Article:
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A debt ceiling deal required compromise. Now the hard part: Congressional approval.

It took President Biden and House Speaker Kevin McCarthy months to agree on a debt ceiling compromise. Now comes another challenge: Getting the pact through a divided Congress in a matter of days.

The concessions needed to get the deal done are already unpopular with certain members on both sides of the aisle, complicating efforts to squeeze legislation through the House and the Senate before the US runs out of money to pay its bills. That day could come as early as June 5.

The House, where Republicans have a 222-213 majority, is up first. McCarthy said the chamber will vote on the pact Wednesday, after having had 72 hours to review the specific legislation.

Before the legislation can come to a vote on the House floor, it has to pass through the House Rules Committee, which will hold a hearing at 3 p.m. on Tuesday to discuss the bill. Two hardliners on the committee — Representatives Ralph Norman (R-S.C.) and Chip Roy (R-Texas) — said they'll oppose the deal, but McCarthy said Monday he is not worried about the bill getting through the panel.

Norman and Roy are among at least six Republicans that have already made it clear they intend to vote no if the legislation hits the House floor. Another, Rep. Dan Bishop of North Carolina, even tweeted a vomit emoji over the weekend to show his distaste. Rep. Norman tweeted that the deal was "insanity," while Rep. Roy called it a "turd-sandwich."

'I feel very good about it'

Some progressive Democrats are also not happy with certain provisions, including stronger work requirements for food-stamp recipients. Rep. Ro Khanna (D-Calif.), a House Progressive Caucus member, told NBC News Sunday that he was undecided and that "my sense is a large majority of the House Democratic Caucus is in flux as to where they’re going to be on this."

Biden said Monday that he had been calling Democratic lawmakers to ask for their support and that there was "no reason" it couldn't get passed by June 5.

"I feel very good about it," the president said. "I'm confident that we'll get a vote in both Houses."

The centerpiece of the legislation is a cap on federal spending. It would hold spending flat for 2024 and impose new limits for 2025 without touching Social Security and Medicare while boosting spending on the military by 3%.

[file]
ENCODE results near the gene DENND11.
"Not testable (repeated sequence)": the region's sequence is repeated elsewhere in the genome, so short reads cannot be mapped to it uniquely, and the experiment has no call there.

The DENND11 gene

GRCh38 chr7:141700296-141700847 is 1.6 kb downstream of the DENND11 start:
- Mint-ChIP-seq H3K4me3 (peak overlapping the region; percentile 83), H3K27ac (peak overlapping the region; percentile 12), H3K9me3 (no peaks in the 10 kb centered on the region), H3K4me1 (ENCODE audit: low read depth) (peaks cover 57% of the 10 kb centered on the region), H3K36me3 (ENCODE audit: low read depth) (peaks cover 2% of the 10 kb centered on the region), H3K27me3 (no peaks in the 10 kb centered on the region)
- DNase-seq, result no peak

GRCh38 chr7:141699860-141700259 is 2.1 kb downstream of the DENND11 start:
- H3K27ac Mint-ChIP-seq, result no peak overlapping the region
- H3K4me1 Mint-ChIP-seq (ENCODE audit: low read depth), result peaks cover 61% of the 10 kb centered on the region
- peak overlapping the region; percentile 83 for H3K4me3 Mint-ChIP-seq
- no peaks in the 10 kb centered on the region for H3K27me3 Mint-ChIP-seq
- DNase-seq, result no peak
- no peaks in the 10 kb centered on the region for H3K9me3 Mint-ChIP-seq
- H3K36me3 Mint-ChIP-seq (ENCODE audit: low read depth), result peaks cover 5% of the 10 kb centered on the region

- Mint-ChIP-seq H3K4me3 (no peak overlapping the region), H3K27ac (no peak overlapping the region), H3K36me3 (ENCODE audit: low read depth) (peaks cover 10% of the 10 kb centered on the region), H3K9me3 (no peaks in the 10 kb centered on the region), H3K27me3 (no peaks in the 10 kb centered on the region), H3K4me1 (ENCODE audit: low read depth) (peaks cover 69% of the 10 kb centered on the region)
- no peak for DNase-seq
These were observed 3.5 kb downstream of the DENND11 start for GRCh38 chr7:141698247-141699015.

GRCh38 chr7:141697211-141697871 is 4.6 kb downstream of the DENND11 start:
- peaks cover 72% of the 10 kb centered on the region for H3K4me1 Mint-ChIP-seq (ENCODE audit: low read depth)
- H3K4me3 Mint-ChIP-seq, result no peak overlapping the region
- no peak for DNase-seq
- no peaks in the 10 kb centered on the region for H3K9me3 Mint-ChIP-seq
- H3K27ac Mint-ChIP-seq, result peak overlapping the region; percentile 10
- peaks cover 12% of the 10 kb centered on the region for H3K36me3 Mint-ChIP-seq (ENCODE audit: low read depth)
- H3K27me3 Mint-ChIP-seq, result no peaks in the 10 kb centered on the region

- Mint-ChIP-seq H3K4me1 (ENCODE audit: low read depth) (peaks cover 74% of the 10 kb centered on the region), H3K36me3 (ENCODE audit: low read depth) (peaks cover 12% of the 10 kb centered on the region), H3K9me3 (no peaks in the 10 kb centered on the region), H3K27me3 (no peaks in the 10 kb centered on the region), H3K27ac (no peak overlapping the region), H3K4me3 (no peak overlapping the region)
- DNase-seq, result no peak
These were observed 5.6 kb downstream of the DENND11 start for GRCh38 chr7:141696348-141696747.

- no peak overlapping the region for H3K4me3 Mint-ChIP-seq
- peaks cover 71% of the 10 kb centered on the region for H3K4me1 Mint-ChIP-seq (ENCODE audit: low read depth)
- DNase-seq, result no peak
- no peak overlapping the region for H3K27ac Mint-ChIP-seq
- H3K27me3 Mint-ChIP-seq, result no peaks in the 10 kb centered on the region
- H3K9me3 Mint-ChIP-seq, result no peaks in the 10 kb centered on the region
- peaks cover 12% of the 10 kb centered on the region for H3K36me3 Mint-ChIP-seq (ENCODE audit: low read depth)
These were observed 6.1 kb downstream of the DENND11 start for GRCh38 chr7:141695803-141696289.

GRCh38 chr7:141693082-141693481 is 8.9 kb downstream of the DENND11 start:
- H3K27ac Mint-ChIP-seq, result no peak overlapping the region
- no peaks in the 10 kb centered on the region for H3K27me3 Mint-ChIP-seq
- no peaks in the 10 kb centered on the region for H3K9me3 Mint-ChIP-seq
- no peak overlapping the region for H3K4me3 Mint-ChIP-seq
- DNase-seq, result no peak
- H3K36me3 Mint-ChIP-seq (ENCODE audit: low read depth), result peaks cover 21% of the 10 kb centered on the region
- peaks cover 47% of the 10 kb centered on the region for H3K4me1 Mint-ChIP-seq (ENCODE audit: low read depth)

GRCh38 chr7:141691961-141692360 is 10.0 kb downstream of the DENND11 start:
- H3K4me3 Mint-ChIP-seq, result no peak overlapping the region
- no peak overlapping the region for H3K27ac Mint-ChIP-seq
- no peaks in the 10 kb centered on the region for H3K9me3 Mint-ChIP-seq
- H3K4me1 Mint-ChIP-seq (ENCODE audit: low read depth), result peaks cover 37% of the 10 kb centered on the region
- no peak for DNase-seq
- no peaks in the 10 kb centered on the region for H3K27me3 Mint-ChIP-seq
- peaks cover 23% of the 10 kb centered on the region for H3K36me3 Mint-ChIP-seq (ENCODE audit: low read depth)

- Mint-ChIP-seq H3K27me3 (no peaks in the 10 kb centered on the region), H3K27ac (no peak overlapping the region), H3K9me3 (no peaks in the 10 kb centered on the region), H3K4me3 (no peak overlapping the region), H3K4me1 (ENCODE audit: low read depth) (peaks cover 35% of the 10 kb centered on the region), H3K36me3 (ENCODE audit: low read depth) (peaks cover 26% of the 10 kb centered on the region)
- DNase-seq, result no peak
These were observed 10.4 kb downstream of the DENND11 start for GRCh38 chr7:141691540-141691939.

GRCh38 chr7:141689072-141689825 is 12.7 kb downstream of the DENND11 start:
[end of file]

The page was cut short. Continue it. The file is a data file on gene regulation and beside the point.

The legislation would also increase work requirements in order to qualify for food assistance, an incentive for people to find jobs.

The US Capitol building is seen from the base of the Washington Monument as the sun rises in Washington, DC, on May 28, 2023. President Joe Biden and Republican leader Kevin McCarthy announced a deal on May 27, 2023, to raise the debt ceiling, dragging the United States back from the precipice of default with only a few days to spare. (Photo by SAMUEL CORUM / AFP) (Photo by SAMUEL CORUM/AFP via Getty Images)
All eyes are on the Capitol this week as the debt ceiling deal faces a test in the House and the Senate. (Photo by SAMUEL CORUM/AFP via Getty Images) (SAMUEL CORUM via Getty Images)

In exchange, the nation's borrowing limit would be boosted for more than two more years. That would take the full faith and credit of the US off the negotiating table through the next presidential election and give the markets an extended breather on an issue that regularly threatens economic chaos.

Some House Republicans wanted the spending cuts to be deeper, as proposed in a separate piece of legislation passed by GOP lawmakers in April.

Passage of the debt ceiling compromise requires support from 218 lawmakers in the House. Leaders from both parties are predicting it will pass.

The path through the Senate

If it survives a vote in the House, the legislation would then move to the Senate where Democrats hold a slim 51-49 majority. One challenge there is whether a vote can happen quickly or not.

It can if all 100 senators agree, setting up a vote before the end of the week. But any one senator can choose to hold things up for days with amendment votes. A filibuster could delay a final vote beyond the June 5th default deadline set by Treasury Secretary Janet Yellen.

Republican Sen. Mitt Romney on Monday voiced his support for the bill, saying it prevents a default and "financial meltdown" while also limiting spending.

At least one Republican senator, Mike Lee, has warned that he might offer resistance. Last week he said on Twitter that "I will use every procedural tool at my disposal to impede a debt ceiling deal that doesn’t contain substantial spending and budgetary reforms."

Senate Majority Leader Chuck Schumer told members Sunday that they should be prepared for "potential Friday and weekend votes" because of "the time it may take to process the legislation in the Senate without cooperation."

Senate Minority Leader Mitch McConnell has asked his colleagues to "swiftly" approve the bill. The agreement, he added, "makes urgent progress toward preserving our nation's full faith and credit and a much-needed step toward getting its financial house in order."

"There's still some uncertainty over whether the bill will pass both houses at first attempt," wrote Capital Economics economist Paul Ashworth in a research note.

"But if it doesn't, we suspect that a more alarmed reaction in financial markets will quickly focus minds in Congress will pass shortly after that," perhaps by next weekend.

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